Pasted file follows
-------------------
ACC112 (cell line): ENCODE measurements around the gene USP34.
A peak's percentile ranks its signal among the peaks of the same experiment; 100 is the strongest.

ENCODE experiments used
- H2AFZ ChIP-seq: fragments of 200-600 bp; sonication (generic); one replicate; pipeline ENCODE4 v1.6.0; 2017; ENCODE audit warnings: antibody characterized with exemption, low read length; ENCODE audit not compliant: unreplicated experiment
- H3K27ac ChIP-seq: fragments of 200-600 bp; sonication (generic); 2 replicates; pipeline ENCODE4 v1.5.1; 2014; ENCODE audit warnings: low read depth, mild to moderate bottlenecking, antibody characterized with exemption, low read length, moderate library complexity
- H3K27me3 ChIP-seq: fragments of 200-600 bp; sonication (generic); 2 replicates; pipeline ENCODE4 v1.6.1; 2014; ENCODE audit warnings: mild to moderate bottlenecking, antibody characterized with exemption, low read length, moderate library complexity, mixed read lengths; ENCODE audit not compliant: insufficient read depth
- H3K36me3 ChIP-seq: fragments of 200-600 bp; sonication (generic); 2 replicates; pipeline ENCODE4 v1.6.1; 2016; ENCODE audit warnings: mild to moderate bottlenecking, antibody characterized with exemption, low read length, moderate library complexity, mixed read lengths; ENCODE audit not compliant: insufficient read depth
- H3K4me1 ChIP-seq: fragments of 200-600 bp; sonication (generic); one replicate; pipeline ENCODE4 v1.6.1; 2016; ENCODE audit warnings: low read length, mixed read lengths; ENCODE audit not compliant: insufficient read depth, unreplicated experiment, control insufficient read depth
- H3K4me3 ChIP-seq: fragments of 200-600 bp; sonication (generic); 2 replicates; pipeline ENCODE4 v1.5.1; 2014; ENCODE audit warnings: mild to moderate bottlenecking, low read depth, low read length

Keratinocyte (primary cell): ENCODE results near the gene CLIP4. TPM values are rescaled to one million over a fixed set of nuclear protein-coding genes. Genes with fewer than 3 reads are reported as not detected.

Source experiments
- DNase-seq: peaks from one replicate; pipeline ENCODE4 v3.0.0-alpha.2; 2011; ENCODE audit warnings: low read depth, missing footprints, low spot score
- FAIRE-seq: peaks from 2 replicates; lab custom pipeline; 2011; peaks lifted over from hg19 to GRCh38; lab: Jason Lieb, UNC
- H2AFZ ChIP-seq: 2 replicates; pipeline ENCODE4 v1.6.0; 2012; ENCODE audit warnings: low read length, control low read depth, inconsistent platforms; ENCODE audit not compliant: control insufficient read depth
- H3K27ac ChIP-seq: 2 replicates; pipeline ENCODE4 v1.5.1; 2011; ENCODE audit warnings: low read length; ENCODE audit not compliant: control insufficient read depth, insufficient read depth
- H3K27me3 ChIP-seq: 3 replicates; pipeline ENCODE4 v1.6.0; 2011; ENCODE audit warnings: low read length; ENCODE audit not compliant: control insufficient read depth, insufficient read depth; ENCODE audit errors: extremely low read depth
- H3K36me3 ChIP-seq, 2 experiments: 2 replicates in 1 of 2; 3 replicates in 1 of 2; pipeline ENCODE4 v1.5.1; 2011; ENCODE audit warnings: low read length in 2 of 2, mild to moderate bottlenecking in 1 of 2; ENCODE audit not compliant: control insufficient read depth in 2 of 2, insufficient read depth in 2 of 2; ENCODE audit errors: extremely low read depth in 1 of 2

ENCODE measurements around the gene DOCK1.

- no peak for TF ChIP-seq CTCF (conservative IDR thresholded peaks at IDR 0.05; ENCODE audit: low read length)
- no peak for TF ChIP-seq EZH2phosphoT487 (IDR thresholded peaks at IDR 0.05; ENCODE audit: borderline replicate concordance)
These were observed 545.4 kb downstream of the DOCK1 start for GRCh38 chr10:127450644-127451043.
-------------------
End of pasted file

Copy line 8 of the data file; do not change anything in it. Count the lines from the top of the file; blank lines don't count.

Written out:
- H3K4me1 ChIP-seq: fragments of 200-600 bp; sonication (generic); one replicate; pipeline ENCODE4 v1.6.1; 2016; ENCODE audit warnings: low read length, mixed read lengths; ENCODE audit not compliant: insufficient read depth, unreplicated experiment, control insufficient read depth